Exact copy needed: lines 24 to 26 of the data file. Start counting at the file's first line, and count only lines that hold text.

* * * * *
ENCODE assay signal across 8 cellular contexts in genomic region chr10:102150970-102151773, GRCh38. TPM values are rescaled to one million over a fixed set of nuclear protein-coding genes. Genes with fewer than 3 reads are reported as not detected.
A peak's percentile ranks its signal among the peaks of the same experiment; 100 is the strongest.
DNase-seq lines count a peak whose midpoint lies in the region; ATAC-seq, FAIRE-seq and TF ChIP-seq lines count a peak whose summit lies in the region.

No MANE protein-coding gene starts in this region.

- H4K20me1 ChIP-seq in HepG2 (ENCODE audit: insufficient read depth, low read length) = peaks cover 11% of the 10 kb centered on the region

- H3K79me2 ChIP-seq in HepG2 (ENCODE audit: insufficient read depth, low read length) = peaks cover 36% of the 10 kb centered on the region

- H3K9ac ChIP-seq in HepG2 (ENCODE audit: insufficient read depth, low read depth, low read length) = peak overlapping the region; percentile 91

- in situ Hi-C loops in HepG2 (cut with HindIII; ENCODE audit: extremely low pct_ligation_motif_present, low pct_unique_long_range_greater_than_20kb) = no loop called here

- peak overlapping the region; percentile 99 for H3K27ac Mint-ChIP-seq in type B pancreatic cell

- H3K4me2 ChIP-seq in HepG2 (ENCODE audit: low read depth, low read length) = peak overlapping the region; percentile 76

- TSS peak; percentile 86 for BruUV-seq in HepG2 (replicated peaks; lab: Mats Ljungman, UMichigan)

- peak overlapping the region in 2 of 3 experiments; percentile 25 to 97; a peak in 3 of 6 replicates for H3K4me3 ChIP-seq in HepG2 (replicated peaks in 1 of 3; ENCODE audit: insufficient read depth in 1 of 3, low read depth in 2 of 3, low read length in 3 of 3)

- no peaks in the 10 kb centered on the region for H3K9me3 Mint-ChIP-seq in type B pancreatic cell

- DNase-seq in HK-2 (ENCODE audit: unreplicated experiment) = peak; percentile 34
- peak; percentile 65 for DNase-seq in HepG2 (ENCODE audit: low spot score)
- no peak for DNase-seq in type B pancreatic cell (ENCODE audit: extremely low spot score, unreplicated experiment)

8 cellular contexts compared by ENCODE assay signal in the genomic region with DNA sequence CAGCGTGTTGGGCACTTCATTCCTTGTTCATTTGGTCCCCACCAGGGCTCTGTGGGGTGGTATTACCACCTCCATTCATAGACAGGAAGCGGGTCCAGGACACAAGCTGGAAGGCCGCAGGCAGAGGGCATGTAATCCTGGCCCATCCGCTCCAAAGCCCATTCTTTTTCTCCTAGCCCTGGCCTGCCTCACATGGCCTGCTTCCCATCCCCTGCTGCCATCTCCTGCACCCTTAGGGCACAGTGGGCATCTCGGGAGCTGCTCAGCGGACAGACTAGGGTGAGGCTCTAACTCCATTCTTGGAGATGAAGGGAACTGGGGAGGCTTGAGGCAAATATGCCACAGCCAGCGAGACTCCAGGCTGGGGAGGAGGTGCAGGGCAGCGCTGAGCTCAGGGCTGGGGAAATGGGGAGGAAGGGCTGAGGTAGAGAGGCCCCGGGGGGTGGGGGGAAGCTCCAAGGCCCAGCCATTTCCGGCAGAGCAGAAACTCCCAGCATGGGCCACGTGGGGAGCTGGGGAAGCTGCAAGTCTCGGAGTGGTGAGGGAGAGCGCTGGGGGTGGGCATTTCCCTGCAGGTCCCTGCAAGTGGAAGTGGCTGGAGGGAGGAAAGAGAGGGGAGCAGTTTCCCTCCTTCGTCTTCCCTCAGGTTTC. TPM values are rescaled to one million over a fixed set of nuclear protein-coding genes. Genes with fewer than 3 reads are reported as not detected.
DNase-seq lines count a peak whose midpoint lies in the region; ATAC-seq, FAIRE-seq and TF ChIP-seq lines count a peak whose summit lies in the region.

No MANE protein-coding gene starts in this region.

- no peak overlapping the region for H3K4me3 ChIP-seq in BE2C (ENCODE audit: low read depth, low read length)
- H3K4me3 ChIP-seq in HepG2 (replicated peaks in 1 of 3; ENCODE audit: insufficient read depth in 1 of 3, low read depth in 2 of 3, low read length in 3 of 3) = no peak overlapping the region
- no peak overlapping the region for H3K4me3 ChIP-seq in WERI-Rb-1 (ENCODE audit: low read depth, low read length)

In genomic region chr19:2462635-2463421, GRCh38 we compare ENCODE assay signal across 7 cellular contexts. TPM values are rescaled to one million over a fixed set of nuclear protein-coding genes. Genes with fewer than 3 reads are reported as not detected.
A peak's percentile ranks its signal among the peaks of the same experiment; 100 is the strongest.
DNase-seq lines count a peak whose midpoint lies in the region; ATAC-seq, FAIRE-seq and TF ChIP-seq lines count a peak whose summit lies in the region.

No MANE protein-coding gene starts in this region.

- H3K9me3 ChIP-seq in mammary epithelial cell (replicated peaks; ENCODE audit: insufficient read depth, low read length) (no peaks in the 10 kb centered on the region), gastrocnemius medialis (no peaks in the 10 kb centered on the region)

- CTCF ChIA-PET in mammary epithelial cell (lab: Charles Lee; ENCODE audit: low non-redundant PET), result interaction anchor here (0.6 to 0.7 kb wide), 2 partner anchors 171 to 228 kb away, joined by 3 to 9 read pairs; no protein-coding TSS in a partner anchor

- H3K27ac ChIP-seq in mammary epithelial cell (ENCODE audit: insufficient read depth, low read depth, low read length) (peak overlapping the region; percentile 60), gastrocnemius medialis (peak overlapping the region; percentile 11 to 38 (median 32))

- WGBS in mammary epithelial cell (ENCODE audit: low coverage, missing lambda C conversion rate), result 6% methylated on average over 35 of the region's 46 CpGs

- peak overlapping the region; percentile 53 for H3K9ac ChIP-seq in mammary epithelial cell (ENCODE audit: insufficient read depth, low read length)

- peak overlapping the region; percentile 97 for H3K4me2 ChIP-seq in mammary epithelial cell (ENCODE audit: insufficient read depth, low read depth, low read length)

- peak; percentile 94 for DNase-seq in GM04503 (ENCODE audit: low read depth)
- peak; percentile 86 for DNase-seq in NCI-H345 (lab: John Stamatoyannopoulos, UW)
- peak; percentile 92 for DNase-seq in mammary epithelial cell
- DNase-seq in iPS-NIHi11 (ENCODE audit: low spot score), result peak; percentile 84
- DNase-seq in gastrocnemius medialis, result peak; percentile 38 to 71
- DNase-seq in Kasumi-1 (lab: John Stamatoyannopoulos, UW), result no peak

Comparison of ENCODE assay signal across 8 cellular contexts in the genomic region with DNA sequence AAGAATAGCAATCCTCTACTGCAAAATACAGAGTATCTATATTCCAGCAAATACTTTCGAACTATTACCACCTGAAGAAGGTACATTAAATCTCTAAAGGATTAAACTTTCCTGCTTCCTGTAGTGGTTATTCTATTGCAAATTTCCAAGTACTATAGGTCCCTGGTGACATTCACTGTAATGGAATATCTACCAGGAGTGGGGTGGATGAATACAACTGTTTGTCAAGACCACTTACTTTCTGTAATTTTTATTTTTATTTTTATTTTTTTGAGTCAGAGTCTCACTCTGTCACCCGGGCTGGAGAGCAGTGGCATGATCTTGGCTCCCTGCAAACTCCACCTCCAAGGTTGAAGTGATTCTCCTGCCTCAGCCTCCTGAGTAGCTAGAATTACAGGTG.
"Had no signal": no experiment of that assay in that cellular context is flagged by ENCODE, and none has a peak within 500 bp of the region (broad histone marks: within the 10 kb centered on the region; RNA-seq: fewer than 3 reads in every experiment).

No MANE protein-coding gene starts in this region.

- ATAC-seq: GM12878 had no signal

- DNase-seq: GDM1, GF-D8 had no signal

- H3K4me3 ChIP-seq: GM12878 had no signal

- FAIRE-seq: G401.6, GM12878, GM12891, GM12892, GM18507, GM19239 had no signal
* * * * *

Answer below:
A peak's percentile ranks its signal among the peaks of the same experiment; 100 is the strongest.
DNase-seq lines count a peak whose midpoint lies in the region; ATAC-seq, FAIRE-seq and TF ChIP-seq lines count a peak whose summit lies in the region.

No MANE protein-coding gene starts in this region.